Immediate action required: Call 999 or go to A&E if:

  • you have weakness on one side of your face or body, trouble speaking or thinking, loss of balance or blurred eyesight – these can be signs of a stroke
  • you have a seizure or fit
  • you get severe chest pain – this can be a sign of a heart attack
Serious allergic reaction

In rare cases, it’s possible to have a serious allergic reaction (anaphylaxis) to nortriptyline.

Immediate action required: Call 999 or go to A&E now if:

  • you get a skin rash that may include itchy, red, swollen, blistered or peeling skin
  • you’re wheezing
  • you get tightness in the chest or throat
  • you have trouble breathing or talking
  • your mouth, face, lips, tongue or throat start swelling

You could be having a serious allergic reaction and may need immediate treatment in hospital.

These are not all the side effects of nortriptyline. For a full list see the leaflet inside your medicines packet.


You can report any suspected side effect using the Yellow Card safety scheme.

Visit Yellow Card for further information.

6. How to cope with side effects of nortriptyline

What to do about:

  • constipation – get more fibre into your diet such as fresh fruit, vegetables and cereals. Try to drink several glasses of water or squash every day. If you can, it may also help to increase your level of exercise.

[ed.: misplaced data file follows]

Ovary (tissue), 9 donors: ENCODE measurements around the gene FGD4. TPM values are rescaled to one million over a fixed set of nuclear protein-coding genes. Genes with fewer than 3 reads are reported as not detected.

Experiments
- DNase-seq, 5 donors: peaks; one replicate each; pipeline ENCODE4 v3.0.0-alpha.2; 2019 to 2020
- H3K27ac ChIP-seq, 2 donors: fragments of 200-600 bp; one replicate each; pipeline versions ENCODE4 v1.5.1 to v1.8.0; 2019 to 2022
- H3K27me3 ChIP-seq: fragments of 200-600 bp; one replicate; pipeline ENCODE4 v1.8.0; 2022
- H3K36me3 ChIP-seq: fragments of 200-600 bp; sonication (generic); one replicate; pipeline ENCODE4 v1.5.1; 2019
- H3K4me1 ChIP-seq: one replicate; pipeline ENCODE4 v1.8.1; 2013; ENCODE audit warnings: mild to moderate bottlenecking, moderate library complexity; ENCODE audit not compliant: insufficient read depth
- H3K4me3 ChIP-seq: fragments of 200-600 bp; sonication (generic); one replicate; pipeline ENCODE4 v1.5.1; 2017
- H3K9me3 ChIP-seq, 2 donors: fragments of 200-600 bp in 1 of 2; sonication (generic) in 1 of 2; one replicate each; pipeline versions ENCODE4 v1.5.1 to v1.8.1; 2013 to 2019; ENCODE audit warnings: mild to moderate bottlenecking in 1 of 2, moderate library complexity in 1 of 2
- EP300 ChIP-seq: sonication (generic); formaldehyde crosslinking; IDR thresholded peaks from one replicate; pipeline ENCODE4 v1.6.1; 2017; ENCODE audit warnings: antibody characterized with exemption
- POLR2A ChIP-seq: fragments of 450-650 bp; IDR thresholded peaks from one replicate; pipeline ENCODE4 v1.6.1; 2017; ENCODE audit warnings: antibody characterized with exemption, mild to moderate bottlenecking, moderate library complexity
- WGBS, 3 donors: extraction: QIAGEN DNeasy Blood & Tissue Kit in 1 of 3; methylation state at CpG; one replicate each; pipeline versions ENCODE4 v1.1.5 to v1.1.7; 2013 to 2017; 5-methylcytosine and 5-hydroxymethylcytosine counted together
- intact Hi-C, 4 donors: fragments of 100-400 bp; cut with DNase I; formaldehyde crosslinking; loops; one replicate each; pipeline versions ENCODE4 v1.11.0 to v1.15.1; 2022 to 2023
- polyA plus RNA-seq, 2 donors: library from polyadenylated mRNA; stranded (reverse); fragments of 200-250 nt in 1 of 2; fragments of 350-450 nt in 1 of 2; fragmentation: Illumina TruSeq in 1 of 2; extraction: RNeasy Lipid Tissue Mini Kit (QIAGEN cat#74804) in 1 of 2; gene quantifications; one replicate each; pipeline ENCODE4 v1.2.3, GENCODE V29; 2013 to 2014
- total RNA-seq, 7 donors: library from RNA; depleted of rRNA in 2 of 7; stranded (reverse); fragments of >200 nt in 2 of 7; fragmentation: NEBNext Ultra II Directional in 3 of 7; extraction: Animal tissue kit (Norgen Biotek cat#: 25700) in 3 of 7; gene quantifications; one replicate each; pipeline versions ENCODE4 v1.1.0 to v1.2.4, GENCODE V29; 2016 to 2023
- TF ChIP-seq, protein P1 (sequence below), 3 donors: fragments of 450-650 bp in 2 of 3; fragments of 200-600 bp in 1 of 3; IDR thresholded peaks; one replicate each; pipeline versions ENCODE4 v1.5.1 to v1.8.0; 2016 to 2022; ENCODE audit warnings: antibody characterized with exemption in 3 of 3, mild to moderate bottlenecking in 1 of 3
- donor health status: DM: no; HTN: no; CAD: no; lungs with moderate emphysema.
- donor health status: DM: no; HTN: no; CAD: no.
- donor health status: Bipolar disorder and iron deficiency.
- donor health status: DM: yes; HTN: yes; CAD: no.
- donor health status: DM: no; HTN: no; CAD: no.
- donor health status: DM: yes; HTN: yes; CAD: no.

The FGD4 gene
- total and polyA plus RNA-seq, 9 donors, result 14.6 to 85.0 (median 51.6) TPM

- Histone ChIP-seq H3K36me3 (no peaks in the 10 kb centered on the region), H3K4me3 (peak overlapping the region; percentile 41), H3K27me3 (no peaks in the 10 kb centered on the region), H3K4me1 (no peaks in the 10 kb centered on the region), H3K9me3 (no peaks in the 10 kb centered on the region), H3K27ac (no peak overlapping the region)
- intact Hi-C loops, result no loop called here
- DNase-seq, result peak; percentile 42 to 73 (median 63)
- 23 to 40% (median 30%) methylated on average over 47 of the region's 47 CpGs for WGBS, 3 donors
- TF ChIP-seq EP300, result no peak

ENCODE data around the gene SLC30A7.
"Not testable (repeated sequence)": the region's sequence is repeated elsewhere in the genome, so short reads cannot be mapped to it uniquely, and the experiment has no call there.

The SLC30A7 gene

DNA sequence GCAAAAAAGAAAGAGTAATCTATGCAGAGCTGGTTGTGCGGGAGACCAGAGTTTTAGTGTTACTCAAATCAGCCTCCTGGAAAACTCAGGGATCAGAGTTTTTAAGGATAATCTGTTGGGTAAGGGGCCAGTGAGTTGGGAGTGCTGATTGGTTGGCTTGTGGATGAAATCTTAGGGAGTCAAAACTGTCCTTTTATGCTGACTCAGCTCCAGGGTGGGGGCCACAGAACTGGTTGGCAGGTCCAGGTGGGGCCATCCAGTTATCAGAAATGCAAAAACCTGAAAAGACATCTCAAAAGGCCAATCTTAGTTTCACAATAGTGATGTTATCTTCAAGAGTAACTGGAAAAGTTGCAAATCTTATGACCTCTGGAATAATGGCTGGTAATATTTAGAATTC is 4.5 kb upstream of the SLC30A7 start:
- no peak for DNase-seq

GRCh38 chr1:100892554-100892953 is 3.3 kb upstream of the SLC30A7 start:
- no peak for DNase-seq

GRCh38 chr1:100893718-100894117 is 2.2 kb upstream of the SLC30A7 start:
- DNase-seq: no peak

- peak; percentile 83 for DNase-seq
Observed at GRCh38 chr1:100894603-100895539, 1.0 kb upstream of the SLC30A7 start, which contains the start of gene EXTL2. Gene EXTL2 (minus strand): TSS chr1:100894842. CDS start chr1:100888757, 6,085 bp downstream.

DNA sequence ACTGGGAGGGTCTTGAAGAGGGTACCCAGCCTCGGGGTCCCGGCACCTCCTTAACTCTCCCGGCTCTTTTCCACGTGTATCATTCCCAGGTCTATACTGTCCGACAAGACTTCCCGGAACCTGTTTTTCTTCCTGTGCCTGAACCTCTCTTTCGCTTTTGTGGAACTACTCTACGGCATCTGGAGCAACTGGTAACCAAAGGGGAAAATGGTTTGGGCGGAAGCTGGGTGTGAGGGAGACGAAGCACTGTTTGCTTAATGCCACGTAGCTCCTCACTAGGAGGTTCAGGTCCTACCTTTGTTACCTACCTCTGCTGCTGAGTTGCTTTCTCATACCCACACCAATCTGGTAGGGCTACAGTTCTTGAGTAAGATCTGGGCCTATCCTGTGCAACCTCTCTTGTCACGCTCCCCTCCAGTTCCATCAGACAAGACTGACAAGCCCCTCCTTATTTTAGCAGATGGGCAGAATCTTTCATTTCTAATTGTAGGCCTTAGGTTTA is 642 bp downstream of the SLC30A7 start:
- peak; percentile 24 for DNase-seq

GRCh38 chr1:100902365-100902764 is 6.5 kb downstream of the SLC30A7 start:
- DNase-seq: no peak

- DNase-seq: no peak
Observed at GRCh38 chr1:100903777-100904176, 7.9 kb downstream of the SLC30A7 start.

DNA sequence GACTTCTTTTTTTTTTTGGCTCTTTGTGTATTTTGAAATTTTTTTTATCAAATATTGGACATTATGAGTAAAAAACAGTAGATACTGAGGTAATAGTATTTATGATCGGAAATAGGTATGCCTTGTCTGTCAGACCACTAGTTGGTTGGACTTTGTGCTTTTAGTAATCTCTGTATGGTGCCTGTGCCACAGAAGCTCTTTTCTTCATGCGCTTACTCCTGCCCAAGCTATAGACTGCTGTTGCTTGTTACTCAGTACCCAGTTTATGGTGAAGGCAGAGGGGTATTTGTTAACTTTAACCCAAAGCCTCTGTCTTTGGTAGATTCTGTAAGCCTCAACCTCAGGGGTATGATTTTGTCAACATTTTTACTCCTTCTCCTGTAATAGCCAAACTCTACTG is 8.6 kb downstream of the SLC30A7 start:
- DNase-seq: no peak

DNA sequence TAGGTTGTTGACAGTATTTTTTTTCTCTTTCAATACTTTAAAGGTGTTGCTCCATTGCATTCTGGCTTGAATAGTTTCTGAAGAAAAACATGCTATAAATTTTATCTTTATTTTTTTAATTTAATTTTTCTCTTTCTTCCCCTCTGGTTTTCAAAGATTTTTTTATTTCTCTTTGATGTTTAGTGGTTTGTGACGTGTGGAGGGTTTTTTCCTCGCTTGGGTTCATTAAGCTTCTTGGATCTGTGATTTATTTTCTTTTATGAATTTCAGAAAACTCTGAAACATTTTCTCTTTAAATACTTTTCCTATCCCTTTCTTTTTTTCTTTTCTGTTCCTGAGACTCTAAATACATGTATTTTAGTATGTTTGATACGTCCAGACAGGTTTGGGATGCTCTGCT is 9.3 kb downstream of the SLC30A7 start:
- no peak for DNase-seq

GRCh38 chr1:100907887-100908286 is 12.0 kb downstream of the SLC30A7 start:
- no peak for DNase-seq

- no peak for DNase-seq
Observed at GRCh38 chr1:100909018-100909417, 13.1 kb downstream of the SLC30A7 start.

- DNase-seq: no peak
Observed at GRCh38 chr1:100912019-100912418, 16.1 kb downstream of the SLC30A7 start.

• feeling dizzy – this is probably due to low blood pressure. Drink plenty of water or squash. Do not stand up too quickly after you’ve been sitting or lying down. Do not drive, cycle or use tools or machinery until this feeling passes. It’s best not to drink alcohol until you see how the medicine affects you.
  • dry mouth – chew sugar-free gum or have some sugar-free sweets.
  • feeling sleepy – take nortriptyline in the evening. It’s best not to drink alcohol until you see how the medicine affects you. Do not drive, cycle or use tools or machinery while you’re feeling sleepy.
  • difficulty peeing – try to relax when you pee. Do not try to force the flow of urine. If it does not happen, try again later. Talk to your doctor urgently if you cannot pee at all.
  • headaches – make sure you rest and drink plenty of fluids. It’s best not to drink alcohol until you see how the medicine affects you. Try taking paracetamol or ibuprofen if you need pain relief. Talk to your doctor if the headaches last longer than a few days or are severe.

7. Pregnancy and breastfeeding

Nortriptyline and pregnancy

You may be advised to continue taking nortriptyline during pregnancy, especially if you take it to treat depression.

Speak to your doctor if you become pregnant while taking nortriptyline. Do not stop taking your medicine unless your doctor tells you to.